Venice 2021: French Thriller 'Full Time' is a Riveting Festival Discovery
by Alex Billington
September 7, 2021
Our modern world is all about hustle, hustle, hustle. Work, work, work. Get out there, bust your ass, never take breaks. That's the only way most people can make money, keep their job, and live their lives in these times. There's no easy way out, especially when there's so many people willing to work and everyone wants a nice job. This French thriller titled À Plein Temps, which translates Full Time, is a story about one woman, a single mother with two young kids, trying to survive a week from hell. It is one of the best films I've seen at the 2021 Venice Film Festival, a riveting and exciting discovery that thrilled me completely. I'm always so glad to stumble across and enjoy films like this, a film that I knew absolutely nothing about until this festival, and haven't heard of before because this is the film's world premiere. But now that I've seen it, I'm happy to rave about it, and hopefully bring some extra attention to it because this film needs to be seen.
Written and directed by filmmaker Eric Gravel, Full Time (À Plein Temps) is about a middle-aged woman named Julie, played by Laure Calamy. The camera focuses on her eyes as she wakes up in the morning, and it's off to the races she goes. She has two young kids, which she helps get ready for school and the day; she works at a fancy hotel in Paris as a cleaning manager; but she also lives far outside of Paris in a small village. She travels into the city by train, and it's a very long commute, but she needs the job and the money and prefers living far away to raise her kids in a nicer place. But this week everything has gone wrong - there are nationwide strikes in France, including public transportation workers. At first there's only a few trains and buses, but eventually those stop, too - and everyone has to hitch rides with those who have cars. Add in all kinds of stress: from the bank, from her boss, a job interview at a big company. Can she pull it all off…?!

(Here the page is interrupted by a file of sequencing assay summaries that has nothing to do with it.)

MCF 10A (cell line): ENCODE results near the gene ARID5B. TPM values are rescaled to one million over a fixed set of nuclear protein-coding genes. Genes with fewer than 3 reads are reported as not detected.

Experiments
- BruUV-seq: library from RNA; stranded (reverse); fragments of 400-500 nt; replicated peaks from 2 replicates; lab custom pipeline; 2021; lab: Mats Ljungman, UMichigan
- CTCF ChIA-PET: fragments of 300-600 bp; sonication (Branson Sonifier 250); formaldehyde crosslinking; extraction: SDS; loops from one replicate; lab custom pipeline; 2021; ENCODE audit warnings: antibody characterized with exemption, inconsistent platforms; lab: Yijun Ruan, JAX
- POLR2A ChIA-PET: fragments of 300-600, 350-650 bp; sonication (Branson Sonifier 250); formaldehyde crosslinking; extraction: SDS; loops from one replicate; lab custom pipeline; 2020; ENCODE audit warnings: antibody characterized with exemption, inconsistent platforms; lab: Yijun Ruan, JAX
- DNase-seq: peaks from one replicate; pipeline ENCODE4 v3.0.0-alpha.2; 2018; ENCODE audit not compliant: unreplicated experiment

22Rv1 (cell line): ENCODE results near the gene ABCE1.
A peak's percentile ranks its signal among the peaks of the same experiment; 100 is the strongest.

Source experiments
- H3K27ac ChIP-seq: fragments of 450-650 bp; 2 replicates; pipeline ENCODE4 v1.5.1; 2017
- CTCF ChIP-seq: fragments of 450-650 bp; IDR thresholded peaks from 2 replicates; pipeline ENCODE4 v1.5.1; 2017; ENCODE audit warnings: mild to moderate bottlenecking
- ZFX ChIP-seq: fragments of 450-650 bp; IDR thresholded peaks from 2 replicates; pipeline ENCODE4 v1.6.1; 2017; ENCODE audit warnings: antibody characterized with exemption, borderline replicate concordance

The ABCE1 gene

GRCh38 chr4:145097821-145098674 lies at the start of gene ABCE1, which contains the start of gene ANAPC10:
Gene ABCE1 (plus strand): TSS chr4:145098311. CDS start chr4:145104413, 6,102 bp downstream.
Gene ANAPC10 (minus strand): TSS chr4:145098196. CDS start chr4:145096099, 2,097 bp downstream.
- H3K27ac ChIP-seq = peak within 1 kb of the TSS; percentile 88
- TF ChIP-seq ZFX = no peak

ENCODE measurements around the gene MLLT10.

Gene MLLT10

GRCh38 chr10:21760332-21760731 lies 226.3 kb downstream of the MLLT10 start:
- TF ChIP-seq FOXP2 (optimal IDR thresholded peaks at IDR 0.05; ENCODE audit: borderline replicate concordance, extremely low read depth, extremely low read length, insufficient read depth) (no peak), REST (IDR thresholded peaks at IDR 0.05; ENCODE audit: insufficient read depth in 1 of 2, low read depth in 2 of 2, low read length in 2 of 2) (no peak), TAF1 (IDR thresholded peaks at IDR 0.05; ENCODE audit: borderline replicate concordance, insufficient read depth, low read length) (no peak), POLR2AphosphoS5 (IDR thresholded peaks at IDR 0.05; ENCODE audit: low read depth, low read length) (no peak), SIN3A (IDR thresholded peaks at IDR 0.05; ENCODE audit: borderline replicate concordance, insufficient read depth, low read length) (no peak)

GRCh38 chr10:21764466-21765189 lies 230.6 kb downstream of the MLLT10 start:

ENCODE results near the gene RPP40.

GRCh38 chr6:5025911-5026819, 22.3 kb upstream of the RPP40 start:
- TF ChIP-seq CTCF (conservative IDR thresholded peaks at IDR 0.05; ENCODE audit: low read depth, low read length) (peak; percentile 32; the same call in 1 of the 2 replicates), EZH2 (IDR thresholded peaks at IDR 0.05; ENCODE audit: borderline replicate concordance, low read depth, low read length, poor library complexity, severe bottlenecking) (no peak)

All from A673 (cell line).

Full Time is an amazing little film. I absolutely loved it. This is the next evolution of the Dardenne Brothers cinema and I am all for it. It borrows from the Dardenne playbook by following a propulsive story that has an end point, but it's much more about… will she get there safely? Another critic already pointed out how it's like a Dardenne Brothers film playing at 4x the speed. And that's an accurate description. It's energetic and gripping and extremely tense. I felt so much for Julie, not only for her struggles, but for all that she is trying to do, all that nervousness and anxiety and tension. Can she convince someone to give her a ride? Can she get a taxi? What about all the calls from the bank? What does she tell them? Can she deal with her kids' caretaker, who is getting more and more annoyed at how late she's returning? Why doesn't anyone realize how hard it is to operate during a strike? She needs time to breathe, but barely has a single moment to rest.
The techno-esque score in Full Time is especially outstanding, I really enjoyed how the electro sound from musician Irène Drésel works right into the stressful narrative. I was so on edge watching this, even though I could figure out where it was headed, ohhhh man this was still an intense ride. Laure Calamy is incredible, she is so great in this, carrying all that weight on her shoulders and making it all believable. The whole film is such an absorbing experience, didn't want to breathe until she finally could, too. And that, ultimately, is the entire point of the film. It's a lesson in empathy. My life couldn't be any more different than hers, but I could understand all of her frustration, all of her worries, all of her desires. I wanted her to feel some relief, too. If only we could all understand how much everyone is trying to accomplish, even if their life is not like ours, and empathize with their struggles. So we can help them live the calm life they want; the life they need.